Maracas are my primary "go to" Latin percussion instrument when I am in producing mode and want to add clarity to a complex set of instruments--which intuitively makes no sense but works wonderfully . . .

I "sparkle" the maracas, which maps to having one pair at far-left and one pair at far-right that I alternate in various rhythmic patterns; but sometimes I add a third pair at top-center . . .

One way to understand this technique is that maracas are percussive and produce a distinct type of noise, which probably is white noise or pink noise . . .

Intuitively, you might wonder, "How can adding noise make instruments more distinct?"; and the answer is that when you discover the correct way to alternate from one side to another, the noise made by the maracas acts as a "listen over here" type of aural cue . . .

Explained another way, it says, "There's something important happening on this side, so shift your attention to this side for a moment" . . .

From this perspective, it's a producing technique . . . :+1

DRUMMERS AND RHYTHM GUITAR PLAYERS

Here in the sound isolation studio there are three great rhythm guitar players: John Lennon (Beatles), Keith Richards (Rolling Stones), and Don Wilson (The Ventures) . . .

In the early-1960s, two significant events occurred that changed drums and rhythm guitar . . .

For drums, the key song was "Walk Don't Run", which signaled a dramatic change in the way drumkits were played, especially with respect to snare drum rimshots, beats, and drum rolls . . .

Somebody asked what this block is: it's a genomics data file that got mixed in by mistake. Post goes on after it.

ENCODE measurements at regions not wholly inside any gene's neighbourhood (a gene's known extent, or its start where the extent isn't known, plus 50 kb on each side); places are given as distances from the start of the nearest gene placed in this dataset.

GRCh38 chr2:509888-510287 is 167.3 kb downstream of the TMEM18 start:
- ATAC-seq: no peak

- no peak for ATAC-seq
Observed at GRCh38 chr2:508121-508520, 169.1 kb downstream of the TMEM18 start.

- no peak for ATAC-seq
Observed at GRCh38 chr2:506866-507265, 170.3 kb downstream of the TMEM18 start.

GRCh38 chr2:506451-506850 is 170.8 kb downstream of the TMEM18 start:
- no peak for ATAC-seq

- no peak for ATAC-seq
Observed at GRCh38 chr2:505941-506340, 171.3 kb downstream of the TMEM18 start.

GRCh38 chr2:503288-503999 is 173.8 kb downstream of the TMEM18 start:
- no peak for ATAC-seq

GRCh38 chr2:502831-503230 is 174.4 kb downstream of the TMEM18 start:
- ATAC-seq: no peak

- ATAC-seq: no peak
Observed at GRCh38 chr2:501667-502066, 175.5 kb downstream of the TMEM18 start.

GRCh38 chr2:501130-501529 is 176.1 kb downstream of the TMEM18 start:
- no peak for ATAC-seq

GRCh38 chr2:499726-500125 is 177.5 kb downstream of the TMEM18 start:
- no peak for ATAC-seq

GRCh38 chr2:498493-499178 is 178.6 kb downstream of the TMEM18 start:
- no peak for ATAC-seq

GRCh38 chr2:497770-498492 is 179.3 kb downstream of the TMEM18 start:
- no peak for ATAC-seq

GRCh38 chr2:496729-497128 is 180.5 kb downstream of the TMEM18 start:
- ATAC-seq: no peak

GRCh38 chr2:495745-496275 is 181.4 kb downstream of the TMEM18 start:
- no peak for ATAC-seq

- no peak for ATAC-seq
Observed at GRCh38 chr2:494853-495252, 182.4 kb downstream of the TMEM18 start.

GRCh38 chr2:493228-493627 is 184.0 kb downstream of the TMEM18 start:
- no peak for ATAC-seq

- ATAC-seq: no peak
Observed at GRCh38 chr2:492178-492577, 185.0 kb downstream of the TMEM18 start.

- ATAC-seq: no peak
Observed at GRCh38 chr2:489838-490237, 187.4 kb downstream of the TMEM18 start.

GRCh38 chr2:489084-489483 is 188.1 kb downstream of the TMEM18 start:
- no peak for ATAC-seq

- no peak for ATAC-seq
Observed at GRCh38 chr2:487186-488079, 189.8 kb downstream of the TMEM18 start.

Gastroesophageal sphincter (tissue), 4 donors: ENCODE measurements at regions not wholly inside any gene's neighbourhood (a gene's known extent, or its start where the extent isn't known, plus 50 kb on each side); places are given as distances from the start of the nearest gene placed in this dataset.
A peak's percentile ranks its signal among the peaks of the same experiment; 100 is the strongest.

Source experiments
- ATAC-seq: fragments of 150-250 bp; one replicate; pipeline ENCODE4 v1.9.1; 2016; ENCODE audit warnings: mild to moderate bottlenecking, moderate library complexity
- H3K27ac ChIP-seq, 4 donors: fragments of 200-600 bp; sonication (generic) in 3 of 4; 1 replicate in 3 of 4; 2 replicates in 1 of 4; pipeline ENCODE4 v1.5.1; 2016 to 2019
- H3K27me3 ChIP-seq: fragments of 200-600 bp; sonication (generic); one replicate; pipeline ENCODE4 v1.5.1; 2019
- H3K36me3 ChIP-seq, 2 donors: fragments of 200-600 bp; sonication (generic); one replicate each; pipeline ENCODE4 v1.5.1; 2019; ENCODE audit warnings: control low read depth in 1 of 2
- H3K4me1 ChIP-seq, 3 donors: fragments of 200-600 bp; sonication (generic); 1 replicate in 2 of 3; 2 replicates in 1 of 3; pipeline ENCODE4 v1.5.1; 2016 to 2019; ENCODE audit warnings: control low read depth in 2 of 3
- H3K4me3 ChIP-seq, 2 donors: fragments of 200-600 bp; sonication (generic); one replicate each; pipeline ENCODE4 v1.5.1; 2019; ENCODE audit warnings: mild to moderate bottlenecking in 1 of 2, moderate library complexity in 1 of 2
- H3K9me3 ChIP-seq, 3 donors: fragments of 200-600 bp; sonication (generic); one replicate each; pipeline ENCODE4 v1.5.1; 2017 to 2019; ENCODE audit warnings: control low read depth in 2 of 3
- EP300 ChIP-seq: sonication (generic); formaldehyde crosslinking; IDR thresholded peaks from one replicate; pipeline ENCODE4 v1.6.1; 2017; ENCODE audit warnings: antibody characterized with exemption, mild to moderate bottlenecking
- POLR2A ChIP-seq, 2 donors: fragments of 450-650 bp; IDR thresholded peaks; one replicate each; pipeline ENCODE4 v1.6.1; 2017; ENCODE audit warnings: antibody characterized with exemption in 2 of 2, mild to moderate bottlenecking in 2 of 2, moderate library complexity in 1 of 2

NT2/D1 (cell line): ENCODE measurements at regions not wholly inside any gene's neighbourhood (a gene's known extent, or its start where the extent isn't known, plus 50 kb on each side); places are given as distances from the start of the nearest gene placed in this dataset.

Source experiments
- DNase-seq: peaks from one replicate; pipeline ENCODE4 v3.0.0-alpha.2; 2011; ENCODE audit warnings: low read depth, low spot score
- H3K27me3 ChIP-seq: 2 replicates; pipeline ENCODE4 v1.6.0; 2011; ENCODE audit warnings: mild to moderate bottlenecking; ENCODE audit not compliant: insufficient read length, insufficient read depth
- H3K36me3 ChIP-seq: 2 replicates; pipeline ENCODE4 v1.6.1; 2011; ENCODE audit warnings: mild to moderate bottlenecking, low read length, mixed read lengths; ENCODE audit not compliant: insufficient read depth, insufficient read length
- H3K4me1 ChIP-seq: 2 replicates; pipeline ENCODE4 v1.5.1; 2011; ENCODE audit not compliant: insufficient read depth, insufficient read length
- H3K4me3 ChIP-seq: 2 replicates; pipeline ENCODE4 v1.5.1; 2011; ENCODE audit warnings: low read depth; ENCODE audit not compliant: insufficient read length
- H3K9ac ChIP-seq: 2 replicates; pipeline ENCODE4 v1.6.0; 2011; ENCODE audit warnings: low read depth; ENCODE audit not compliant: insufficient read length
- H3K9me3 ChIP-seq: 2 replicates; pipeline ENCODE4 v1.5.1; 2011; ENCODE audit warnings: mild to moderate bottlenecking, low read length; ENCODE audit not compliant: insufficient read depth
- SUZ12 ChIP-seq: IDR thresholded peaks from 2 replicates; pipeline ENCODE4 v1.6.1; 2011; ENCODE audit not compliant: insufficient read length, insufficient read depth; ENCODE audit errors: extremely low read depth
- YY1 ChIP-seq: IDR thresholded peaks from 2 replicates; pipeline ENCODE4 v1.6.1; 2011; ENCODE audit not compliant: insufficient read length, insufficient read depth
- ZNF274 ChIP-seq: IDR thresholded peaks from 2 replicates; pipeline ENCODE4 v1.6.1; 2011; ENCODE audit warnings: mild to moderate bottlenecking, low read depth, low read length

Ringo Starr completed the transformation by doing what I call "straight" or "hard" drum rolls and focusing on hi-hats and snare drum rimshots, among other things . . .

For rhythm guitar, the key song also was "Walk Don't Run" with Don Wilson playing what I call "explosive" rhythm guitar chords . . .

[NOTE: This is monaural, and it's the correct version for the time. There was simulated stereo, but radios and jukeboxes were monaural; so if you want to understand songs from this era, you need to listen to the monaural recordings, which is especially the case for early Elvis Presley songs; and it's important to understand that songs were recorded with all the musicians and singers playing and singing the songs in real-time with no overdubbing. They played and sang the song together as a group rather than individually, one part at a time . . . ]